Calls are growing not just in Illinois, but nationwide to recognize Indigenous Peoples' Day in place of Columbus Day.
So what would that mean and what has already happened in the state?
Illinois currently recognizes Indigenous Peoples' Day as the last Monday in September after passing legislation designating the day in 2017. But last year, an Illinois lawmaker renewed her push to change the Columbus Day state holiday to Indigenous Peoples' Day.
State Rep. Delia Ramirez, a Democrat from Chicago, said the current honoring of Indigenous Peoples' Day in September was done "without the consultation of Indigenous groups in Illinois, who opposed the bill."
“American Indians are still fighting for our survival, our lands and our rights. Each October, when this country celebrates Columbus, the USA is celebrating the beginning of genocide, slavery and the dehumanizing effects of colonization on this Nation,” Les Begay, board member of the American Indian Center and enrolled member of the Dine Nation, said in a statement last year supporting Ramirez's bill to change the holiday.
Chicago Public Schools in 2019 announced that Columbus Day would be replaced with Indigenous Peoples' Day on the school calendar.
This year, the movement to change the name of the federal holiday celebrating Christopher Columbus got its most significant boost yet.
President Joe Biden on Friday issued the first-ever presidential proclamation of Indigenous Peoples’ Day. The day will be observed on Oct. 11, along with Columbus Day, which is established by Congress.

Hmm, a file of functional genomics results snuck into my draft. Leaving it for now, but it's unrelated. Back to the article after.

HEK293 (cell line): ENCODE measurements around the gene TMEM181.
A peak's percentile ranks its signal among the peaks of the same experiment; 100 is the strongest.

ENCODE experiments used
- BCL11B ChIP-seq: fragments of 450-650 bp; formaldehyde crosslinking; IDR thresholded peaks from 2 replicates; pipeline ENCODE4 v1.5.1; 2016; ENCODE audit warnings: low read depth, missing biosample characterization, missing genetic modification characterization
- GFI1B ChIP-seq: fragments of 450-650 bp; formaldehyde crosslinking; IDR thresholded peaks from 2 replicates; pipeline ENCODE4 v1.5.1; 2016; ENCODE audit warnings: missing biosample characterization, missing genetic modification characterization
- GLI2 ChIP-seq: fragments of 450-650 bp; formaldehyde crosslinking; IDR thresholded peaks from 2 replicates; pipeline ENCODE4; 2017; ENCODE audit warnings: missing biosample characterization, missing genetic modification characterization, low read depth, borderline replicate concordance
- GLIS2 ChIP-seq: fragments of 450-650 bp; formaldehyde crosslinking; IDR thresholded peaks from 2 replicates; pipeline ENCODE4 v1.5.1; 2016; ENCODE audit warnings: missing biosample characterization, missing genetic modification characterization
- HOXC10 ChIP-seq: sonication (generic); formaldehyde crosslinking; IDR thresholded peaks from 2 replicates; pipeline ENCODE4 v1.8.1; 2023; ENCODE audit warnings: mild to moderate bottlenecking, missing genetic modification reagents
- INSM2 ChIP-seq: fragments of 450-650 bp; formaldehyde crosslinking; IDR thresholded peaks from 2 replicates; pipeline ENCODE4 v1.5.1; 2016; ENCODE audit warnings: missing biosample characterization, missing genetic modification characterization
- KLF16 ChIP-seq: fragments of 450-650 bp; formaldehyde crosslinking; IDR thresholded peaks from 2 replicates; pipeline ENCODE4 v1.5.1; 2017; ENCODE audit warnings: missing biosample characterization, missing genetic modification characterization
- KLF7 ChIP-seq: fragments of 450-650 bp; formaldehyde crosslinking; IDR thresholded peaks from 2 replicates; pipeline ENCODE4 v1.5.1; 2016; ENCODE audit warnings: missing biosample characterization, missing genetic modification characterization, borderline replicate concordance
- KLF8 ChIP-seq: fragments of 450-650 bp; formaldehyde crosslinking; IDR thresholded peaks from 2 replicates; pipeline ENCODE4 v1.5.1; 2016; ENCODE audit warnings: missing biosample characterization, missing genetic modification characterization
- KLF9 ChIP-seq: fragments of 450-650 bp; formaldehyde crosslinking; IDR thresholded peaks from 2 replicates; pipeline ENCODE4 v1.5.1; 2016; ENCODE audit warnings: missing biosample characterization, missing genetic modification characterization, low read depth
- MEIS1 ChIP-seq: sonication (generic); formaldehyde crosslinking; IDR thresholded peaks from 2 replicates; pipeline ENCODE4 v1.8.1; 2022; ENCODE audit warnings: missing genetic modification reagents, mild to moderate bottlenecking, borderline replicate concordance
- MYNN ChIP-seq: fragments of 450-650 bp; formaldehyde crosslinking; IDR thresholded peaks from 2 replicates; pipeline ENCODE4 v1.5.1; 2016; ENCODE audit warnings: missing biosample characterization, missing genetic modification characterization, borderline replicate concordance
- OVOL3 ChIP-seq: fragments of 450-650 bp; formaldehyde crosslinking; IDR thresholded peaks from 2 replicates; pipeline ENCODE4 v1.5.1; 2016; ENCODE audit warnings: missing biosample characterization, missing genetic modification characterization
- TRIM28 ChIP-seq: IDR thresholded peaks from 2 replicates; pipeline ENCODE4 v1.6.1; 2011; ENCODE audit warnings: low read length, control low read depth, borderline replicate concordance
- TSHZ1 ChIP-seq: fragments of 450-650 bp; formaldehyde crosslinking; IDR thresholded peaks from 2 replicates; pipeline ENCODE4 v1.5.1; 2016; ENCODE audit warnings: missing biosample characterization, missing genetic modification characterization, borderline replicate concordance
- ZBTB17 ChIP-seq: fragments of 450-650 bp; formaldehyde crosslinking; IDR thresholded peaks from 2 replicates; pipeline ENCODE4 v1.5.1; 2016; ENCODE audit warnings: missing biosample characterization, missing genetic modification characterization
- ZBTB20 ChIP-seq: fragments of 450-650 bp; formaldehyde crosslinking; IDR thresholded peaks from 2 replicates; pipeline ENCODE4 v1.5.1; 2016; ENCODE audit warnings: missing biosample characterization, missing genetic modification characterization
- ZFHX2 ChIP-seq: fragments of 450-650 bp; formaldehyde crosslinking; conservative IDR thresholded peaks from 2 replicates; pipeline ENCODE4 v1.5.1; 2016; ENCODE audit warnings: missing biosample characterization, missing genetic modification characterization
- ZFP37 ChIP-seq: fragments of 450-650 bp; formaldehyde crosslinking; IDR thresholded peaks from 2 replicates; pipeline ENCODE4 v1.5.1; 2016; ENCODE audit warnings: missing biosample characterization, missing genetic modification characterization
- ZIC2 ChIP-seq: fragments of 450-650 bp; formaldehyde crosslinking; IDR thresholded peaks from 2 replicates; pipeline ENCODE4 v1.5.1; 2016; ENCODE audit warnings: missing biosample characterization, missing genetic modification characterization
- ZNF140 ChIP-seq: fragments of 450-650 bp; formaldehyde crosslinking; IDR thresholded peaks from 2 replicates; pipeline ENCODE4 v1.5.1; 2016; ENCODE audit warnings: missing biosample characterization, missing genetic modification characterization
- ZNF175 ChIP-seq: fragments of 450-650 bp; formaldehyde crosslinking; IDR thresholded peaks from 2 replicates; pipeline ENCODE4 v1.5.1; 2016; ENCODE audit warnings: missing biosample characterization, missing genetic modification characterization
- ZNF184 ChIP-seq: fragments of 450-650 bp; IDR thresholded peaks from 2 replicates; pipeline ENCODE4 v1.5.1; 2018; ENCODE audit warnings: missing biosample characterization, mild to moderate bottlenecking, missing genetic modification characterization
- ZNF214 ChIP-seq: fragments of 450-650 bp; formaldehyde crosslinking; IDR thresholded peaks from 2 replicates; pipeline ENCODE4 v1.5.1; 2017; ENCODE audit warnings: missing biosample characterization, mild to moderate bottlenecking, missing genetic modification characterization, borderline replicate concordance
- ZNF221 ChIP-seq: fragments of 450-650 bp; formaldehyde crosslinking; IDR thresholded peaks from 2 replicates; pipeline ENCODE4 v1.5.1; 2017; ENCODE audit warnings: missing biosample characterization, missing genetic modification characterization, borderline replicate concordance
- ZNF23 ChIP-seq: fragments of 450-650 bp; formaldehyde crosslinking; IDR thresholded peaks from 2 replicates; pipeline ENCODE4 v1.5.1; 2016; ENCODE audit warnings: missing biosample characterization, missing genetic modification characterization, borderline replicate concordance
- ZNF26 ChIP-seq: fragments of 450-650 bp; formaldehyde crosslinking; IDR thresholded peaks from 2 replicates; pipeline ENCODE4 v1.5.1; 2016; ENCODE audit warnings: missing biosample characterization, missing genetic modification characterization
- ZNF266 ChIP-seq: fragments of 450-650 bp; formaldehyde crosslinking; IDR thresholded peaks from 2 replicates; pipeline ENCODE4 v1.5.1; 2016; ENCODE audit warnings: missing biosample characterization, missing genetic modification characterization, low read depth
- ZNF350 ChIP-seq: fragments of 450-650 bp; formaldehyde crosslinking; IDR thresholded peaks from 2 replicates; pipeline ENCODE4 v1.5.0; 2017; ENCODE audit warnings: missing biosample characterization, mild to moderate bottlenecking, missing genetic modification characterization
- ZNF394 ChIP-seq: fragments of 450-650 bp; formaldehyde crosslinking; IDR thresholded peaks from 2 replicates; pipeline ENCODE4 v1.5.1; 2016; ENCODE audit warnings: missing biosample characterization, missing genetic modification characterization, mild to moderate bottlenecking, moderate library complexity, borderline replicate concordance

“For generations, Federal policies systematically sought to assimilate and displace Native people and eradicate Native cultures,” Biden wrote in the Indigenous Peoples’ Day proclamation. “Today, we recognize Indigenous peoples’ resilience and strength as well as the immeasurable positive impact that they have made on every aspect of American society.”
For several months last year, protesters across the country and in Chicago called for the removal of statues of Columbus, saying that the Italian explorer is responsible for the genocide and exploitation of native peoples in the Americas.
The statues became targets during protests in the wake of the Minneapolis police killing of George Floyd.
In July of 2020, statues of Christopher Columbus in Grant Park and Arrigo Park were taken down, at the direction of Chicago Mayor Lori Lightfoot, following violent protests. A third statue of Columbus, which had stood on display on the South Side for nearly 130 years, was removed days later.
Nearly a year later, an Italian-American organization over the summer filed a lawsuit seeking to force the Chicago Park District to return one of the statues to its pedestal in the city’s Little Italy neighborhood.
The effort to change the holiday has angered some, particularly Italian Americans who want Columbus to be celebrated.
"Indigenous people deserve their own day," said Ron Onesti, vice president of the Joint Civic Committee of Italian Americans. "We want them to have their own holiday. We will march with them... We just don't believe that should be at the cost or the expense of our federal holiday."
The committee is currently planning to hold a Columbus Day parade Monday on State Street in downtown Chicago.
So what is the history of Indigenous Peoples' Day?
According to Susan C. Faircloth, an enrolled member of the Coharie Tribe of North Carolina and professor of education at Colorado State University, it began in 1990 in South Dakota – currently the state with the third-largest population of Native Americans in the U.S.
South Dakota became the first state to officially recognize Native Americans’ Day, commonly referred to now as Indigenous Peoples' Day in other parts of the country.
More than a dozen states and the District of Columbia now recognize Indigenous Peoples Day, including Alabama, Alaska, Hawaii, Idaho, Iowa, Louisiana, Maine, Michigan, Minnesota, New Mexico, North Carolina, Oklahoma, Oregon, South Dakota, Vermont, Virginia and Wisconsin.